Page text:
Examples of planning efforts for animals include identifying the need for stronger legislation, establishing a legislative action group, and creating a stronger commitment to make resources available for the care of animals by assigning roles and responsibilities of responders and by delegating authority. Other local planning efforts that support mitigation measures are those that affect resource allocations including commitments of human shelter managers to allow the co-location of people and animals during disasters. For shelters to operate effectively, planning efforts can identify appropriate policies for management of animals, including under what conditions shelters will become available, where animals will be housed, who carries which liabilities, staffing levels and training of appropriate animal care personnel, such as animal control officers, animal technicians, veterinarians, and volunteers, and what responsibilities managers have, as well as any waivers that owners may be required to sign. Best practices for animal shelter policy/guidelines have been published by the National Alliance of State Animal and Agricultural Emergency Programs (NASAAEP) [4]. In addition we recommend that animal owners wanting to care for animals be limited to general care of their own animals, and for shelters to establish procedures, such as a requirement for a family member to remain in the shelter as long as the animal is housed there or for the owner to agree to a release of ownership for the animal in case they leave the shelter without the animal and do not return.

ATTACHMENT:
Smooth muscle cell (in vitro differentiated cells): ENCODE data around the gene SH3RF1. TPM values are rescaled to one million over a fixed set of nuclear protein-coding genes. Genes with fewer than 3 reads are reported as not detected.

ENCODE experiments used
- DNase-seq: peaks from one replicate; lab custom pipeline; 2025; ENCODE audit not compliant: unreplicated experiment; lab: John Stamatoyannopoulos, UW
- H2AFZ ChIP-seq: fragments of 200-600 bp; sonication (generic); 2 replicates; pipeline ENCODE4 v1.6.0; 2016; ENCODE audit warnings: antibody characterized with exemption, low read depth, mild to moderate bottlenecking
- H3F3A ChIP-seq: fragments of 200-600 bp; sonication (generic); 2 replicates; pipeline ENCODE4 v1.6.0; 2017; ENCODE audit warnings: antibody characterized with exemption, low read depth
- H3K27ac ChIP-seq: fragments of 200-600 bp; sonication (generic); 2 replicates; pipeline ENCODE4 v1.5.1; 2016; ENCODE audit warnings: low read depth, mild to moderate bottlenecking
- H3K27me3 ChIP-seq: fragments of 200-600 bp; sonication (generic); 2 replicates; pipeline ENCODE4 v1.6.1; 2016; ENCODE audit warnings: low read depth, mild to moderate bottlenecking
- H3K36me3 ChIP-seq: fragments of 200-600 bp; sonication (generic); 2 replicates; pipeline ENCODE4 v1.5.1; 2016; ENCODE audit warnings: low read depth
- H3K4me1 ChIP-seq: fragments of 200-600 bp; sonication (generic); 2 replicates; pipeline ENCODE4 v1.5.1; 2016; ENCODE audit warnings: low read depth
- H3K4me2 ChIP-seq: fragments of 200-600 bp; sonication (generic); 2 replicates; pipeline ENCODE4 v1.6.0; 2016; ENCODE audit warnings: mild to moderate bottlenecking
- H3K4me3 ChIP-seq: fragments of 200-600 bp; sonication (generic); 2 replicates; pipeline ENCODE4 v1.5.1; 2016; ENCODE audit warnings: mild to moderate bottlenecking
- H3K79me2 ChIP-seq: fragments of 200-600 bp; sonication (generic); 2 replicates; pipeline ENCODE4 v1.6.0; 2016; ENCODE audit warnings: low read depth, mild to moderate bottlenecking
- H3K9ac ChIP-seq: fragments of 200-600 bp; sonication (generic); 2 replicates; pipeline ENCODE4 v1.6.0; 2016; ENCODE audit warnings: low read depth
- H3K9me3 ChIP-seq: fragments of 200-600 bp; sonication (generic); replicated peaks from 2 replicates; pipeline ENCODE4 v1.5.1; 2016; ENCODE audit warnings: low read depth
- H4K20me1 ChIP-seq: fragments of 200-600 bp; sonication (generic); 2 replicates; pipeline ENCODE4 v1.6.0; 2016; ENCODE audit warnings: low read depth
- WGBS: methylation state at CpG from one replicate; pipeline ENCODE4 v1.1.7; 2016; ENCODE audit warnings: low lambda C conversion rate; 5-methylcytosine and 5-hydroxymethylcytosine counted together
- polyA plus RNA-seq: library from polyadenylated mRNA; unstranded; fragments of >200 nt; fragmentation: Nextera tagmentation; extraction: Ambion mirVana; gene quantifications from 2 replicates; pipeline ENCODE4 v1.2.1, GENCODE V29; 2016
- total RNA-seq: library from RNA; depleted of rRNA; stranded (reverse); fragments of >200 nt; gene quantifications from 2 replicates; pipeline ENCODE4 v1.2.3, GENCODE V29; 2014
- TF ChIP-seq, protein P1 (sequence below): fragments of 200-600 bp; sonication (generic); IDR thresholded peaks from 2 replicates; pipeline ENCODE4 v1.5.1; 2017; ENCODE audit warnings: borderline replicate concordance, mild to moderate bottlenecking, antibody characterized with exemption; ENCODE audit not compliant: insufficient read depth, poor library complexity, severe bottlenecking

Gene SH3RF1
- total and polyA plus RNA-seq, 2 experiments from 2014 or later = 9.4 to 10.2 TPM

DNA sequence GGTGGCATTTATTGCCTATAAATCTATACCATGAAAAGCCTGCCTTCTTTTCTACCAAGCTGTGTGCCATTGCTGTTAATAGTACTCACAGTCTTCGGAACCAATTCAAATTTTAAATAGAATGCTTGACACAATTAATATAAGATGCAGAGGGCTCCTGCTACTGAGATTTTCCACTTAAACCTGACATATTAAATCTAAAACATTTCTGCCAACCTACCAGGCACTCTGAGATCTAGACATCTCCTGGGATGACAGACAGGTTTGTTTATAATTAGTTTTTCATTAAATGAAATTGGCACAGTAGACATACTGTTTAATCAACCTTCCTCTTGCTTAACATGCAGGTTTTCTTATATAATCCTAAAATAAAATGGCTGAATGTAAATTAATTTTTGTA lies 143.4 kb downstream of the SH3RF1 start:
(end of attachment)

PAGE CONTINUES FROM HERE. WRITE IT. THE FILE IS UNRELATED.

2.2. Planning Improves Preparedness

Planning can result in better preparedness by identifying the need for training and exercises that build response capability and by developing a business plan on how to fund, conduct, and evaluate the impact of training, exercises, and real world events. Particular emphasis during planning should be placed on identifying special needs groups with animals, including the elderly who may need additional resources to evacuate with their pets, service animals that may have owners with special needs, and the ubiquitous owner with too many pets to care for on their own. Specialized response animals, such as Canine Urban Search and Rescue dogs may need to have designated locations identified in advance for recuperation between shifts during the response. Along these lines, the National Fire Protection Association (NFPA) has drafted a “Standard for Mass Evacuation and Sheltering” which includes an annex on “Service Animals and Pets”. Once this standard has been approved (slated for implementation in 2017) it will become mainstream practice for emergency management and fire departments across the U.S. to plan for the care of animals in disasters in the U.S. [5].